Speaking earlier this week in an online conference hosted by the Washington International Trade Association, House Ways & Means Committee Chairman Richard Neal (D-MA) expressed hope that U.S. trade agreements with the United Kingdom and Kenya will be concluded and sent to Congress for review this year.
Negotiations with the UK were launched in May ahead of Britain’s leaving the European Union at the end of last year. The U.S. began talks with Kenya in July as part of the Trump administration’s push for bilateral agreements with African nations.
In both cases, talks were initiated under the auspices of the Trade Promotion Authority, a time-limited authority that Congress uses to establish trade negotiating objectives and procedures. The current TPA was signed into law in 2015 and is set to expire on July 1, 2021.
Biden Administration’s Priorities
During the election campaign and since taking office, President Biden has repeatedly stressed the importance of addressing domestic concerns over international trade as part of his “Foreign Policy for the Middle Class.” While specific details about the new administration’s trade agenda have yet to be revealed, it is widely seen to be looking to conduct a course correct and pursue a broader, more multilateral approach.
In terms of how such a change in policy direction may affect talks with Kenya, it has been reported that “the nascent deal could be dead in the water, with the Biden administration opting to focus more attention on working via the African Continental Free Trade Area.”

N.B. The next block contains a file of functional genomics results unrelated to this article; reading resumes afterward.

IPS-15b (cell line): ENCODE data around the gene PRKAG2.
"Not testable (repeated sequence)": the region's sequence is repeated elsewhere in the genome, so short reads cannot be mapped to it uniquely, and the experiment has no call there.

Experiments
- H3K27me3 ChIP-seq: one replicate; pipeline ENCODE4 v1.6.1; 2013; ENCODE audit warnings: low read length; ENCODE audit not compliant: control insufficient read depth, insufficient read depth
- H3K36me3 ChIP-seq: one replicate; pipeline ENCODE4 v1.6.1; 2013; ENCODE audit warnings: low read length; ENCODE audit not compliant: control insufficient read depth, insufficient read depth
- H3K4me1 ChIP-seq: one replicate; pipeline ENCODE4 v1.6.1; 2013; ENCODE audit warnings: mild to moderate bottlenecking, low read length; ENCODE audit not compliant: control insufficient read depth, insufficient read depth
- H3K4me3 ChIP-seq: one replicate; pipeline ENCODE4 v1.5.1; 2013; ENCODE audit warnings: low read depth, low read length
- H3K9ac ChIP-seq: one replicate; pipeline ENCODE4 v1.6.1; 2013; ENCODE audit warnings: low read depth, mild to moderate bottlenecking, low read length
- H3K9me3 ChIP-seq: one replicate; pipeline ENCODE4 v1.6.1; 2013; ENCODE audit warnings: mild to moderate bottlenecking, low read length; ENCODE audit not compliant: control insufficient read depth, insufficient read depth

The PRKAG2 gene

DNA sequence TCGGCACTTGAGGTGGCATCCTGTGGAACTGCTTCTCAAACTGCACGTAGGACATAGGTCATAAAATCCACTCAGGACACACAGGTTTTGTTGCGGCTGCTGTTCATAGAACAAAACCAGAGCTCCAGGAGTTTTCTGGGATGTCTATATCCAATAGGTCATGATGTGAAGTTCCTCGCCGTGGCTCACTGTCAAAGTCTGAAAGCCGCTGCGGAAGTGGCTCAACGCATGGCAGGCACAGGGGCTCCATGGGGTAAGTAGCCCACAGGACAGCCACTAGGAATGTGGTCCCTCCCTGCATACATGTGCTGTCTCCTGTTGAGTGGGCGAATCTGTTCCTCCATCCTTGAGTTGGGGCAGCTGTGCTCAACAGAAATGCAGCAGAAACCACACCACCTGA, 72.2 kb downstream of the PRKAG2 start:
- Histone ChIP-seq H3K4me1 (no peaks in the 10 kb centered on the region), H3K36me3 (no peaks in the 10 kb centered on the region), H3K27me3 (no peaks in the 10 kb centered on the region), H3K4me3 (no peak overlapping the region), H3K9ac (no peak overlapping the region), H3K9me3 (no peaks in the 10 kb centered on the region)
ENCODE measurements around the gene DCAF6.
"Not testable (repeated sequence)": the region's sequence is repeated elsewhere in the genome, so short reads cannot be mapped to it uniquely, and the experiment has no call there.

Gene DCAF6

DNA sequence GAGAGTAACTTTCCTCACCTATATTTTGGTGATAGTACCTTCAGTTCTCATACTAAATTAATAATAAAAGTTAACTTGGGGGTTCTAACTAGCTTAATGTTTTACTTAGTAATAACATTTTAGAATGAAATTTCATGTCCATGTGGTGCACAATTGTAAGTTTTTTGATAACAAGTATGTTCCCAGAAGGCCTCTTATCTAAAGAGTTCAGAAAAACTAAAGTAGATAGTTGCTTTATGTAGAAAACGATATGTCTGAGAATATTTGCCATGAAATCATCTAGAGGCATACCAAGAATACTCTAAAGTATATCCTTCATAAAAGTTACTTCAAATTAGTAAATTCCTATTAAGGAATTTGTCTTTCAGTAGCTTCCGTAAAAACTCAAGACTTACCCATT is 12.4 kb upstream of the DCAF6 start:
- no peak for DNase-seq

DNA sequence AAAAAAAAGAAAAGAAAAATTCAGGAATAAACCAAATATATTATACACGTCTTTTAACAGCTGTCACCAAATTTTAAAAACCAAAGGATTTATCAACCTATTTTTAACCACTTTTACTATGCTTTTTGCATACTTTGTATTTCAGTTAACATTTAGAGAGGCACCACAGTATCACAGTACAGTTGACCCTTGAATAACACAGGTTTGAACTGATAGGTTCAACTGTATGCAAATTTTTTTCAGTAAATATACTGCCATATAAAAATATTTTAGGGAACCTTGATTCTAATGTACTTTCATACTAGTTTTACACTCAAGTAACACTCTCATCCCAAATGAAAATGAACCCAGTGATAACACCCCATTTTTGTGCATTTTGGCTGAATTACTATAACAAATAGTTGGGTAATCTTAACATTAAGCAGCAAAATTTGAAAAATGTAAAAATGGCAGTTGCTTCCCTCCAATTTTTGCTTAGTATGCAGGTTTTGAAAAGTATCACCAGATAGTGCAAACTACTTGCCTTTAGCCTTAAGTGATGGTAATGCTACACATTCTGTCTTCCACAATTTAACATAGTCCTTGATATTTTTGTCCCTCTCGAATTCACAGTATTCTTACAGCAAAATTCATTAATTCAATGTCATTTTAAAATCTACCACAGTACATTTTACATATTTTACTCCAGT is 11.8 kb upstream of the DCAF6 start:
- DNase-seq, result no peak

Regarding the largely completed deal with the UK, White House Press Secretary Jen Psaki said last month that a timeline for trade negotiations with London had not been set, adding that the administration was fully focused on economic recovery and getting the coronavirus pandemic under control.
Trade Promotion Authority Deadlines
Under procedures established by the TPA, the president must notify Congress 90 days before signing any new trade agreement, meaning that unless TPA is renewed or extended — which is by no means certain — the pending deals with Kenya and the UK must be completed prior to April 1.
House Democrats’ Outlook
Sounding notably less cautious than the White House, Chairman Neil said a bilateral trade agreement with the UK “makes a good deal of sense,” pointing to the post-Brexit trade agreement reached by the European Union and Britain on Dec. 24, which preserved the Good Friday Agreement, a key condition pushed by Democratic lawmakers.
Similarly, Neil said that building on the “extensive discussions” with Nairobi carried out by the previous administration, a deal with Kenya could and should be pursued by Biden’s trade team.
Neal also espoused his “energetic” support for reinvigorating the stalled trade negotiations with the EU, particularly in view of the opportunities for potential collaboration on climate change issues, a key pillar of Biden’s economic strategy.